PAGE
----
Monday update: We're going to leave the Davis post up today so those of you who contribute at work (or from the bench) can weigh in. 3-2 on football picks- 2-2 on games and 1-0 on the over.
PLAYOFF SUNDAY: Won on the Jets yesterday, should have picked the money line. Lost on the Cowpokes, but mitigated that with a win on the over.
Today: Ravens at Cheaters: Ravens, like the Jets, are built to win in January. Ravens -3 +500.
Pack at Cardinals. Line is all over the place here from Cardinals -2 t0 Cardinals +2. The money line is -110 for both (meaning you have to bet 110 to win 100) so lets call is even and put 500 brats on the Pack.
PHIL DAVIS : Requiem for a fallen man:
The sad and sordid saga of the life and legal career of former Dade Circuit Judge Phil Davis came to an inglorious end on Friday in a fourth floor courtroom in the Justice Building. A courtroom that was two floors above the second floor courtroom where Davis used to preside over twenty years ago.
On Friday Judge Butchko sentenced Phil Davis to 20 years in prison for stealing over $86,000 in County money ear marked for poor and underprivileged residents.
The title links to the Herald story.
We have no sympathy for Davis. He skated on a bribery and corruption case in federal court in which he was clearly guilty. His mish-mash defense then of cocaine abuse and entrapment was ridiculous considering his position, and only a lawyer as talented as ex-federal Judge Alcee Hastings could have pulled it off.
Having escaped the clutches of federal prison that ended up capturing co-conspirators former Judges Harvey Shenberg, Roy T. Gelber, Alfonso Sepe, David Goodhart, and others, Davis got a more than a one in a million chance.
And then he did it again.
And not only did Davis steal, he stole from the poor of this community and he committed his theft using what Judge Butchko labeled his "gifts" that he had "been blessed with."
All that being said, and with the firm belief Davis needs to go to prison if for no other reason than to punish him for acting like he was above the law for the last 20 years, the sentence is excessive.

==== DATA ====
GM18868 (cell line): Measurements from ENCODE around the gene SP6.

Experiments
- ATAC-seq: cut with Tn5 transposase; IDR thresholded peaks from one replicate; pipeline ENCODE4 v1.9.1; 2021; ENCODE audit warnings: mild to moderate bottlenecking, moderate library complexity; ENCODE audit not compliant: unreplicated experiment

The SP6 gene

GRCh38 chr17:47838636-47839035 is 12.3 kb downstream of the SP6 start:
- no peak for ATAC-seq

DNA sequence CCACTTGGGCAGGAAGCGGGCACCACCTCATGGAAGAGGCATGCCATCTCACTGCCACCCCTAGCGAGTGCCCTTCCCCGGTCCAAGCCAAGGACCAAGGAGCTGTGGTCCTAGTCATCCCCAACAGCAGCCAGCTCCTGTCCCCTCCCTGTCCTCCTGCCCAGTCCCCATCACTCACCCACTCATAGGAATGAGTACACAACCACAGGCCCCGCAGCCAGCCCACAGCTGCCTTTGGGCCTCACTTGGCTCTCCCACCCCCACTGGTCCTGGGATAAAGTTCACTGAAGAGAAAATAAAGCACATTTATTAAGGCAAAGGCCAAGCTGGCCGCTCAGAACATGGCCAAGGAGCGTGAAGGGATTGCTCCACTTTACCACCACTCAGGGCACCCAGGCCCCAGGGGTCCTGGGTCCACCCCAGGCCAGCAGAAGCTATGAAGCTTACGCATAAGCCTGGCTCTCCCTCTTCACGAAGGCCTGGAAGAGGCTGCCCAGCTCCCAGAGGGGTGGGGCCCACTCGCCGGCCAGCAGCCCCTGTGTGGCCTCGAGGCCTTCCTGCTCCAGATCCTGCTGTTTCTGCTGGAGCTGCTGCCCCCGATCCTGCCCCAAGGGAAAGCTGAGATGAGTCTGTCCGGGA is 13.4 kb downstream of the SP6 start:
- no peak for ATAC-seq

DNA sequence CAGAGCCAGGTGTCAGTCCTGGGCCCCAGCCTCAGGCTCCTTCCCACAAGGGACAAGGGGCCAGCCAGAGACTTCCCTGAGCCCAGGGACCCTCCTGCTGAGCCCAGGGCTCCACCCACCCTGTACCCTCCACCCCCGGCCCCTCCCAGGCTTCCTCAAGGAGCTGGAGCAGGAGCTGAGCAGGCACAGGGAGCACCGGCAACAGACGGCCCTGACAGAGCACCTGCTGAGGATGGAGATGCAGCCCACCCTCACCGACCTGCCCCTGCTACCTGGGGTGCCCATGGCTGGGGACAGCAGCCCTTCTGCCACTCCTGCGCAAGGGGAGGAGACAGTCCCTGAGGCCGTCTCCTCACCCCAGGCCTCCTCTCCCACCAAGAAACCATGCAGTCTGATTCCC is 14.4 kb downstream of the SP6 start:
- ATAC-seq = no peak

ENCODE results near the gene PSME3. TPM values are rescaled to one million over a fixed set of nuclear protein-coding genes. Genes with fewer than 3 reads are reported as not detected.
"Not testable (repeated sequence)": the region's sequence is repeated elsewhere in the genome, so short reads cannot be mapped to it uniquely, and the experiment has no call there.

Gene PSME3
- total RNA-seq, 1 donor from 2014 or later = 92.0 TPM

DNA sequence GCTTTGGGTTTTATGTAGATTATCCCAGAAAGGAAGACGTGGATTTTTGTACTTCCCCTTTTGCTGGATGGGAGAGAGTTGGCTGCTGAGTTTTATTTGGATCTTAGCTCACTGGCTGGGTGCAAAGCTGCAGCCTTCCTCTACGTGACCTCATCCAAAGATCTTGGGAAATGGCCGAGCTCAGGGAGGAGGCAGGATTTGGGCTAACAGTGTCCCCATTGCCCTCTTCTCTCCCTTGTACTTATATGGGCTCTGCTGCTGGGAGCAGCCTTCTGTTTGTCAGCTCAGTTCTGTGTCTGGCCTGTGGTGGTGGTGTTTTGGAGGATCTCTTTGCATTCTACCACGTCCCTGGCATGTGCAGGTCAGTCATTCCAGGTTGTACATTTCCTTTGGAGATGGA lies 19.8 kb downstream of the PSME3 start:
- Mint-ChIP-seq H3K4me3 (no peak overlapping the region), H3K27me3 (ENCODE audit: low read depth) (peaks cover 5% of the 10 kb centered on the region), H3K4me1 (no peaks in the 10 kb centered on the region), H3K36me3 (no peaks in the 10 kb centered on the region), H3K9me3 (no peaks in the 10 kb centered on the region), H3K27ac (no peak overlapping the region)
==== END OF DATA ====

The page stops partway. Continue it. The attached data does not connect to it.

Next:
The sentence is excessive because under our system we punish people based on the extent of the fraud and the monetary amount of the crime.
Disgraced NY Lawyer Marc Drier ran a Ponzi scheme, stole 700 MILLION dollars and received 20 years in prison.
The sentence is excessive because 20 years is anywhere from a third to a quarter of an individuals average life span and that is way too much to take away from someone who has not physically injured another.
The sentence is excessive because not only is it not proportionate with what federal courts in general have been giving across the country for this type of crime, but it is also excessive based on prior Miami Dade cases.
Within the last few years Circuit Judge John Schlessinger sentenced attorney and former prosecutor Knovack Jones to five years in prison for stealing over $300,000.00 in inheritance money from a client whom she befriended at her church. No coincidence that prior to becoming a Circuit Judge, Schlessinger spent many years in a distinguished career as a federal prosecutor.
We don't as a habit give the feds much credit, but this much is clear- they seem to realize the devastating impact prison has on an individual and most sentences come out between the 5 and 15 year range. It takes a lot to get into the 30-life category. Justifiably so.
The sentence is excessive because ten years is more than sufficient in this case. Davis would have spent behind bars ten birthdays, ten of his daughters birthdays, ten holiday seasons, and missed for a decade all of the small little things that make our lives memorable and enjoyable. He would have gotten out of prison in ten years as an old man with no conceivable way of making a decent living.
20 years amounts to a life sentence, and that is too much, even for the despicable crimes Davis committed in this case.
The sentence is excessive because the minimum sentence under the guidelines was 4 years and the maximum was 30. 10 years in prison followed by 10 years probation and 5000 community service hours to be performed at the rate of 500 hours per year would have accomplished the same goal.
Having witnesses Davis in court as a judge and watched as this reprobate sold his robes and sullied the reputation of our humble courthouse and all who worked here, we take no joy in defending him. Indeed, we are not defending him. We are just saying that in general the system for punishment and the terms of incarceration that Judges issue, especially in the state courts of Florida, are out of line, and are excessive to the point of being cruel and unusual.
Our legal system is supposed to issue punishment based on the crime in a fair, moderate, and humane way, devoid of vengeance based on emotion, and not cruel either in the manner or the length.
FOOTBALL: Our Saturday football playoff picks in the comments section today before noon.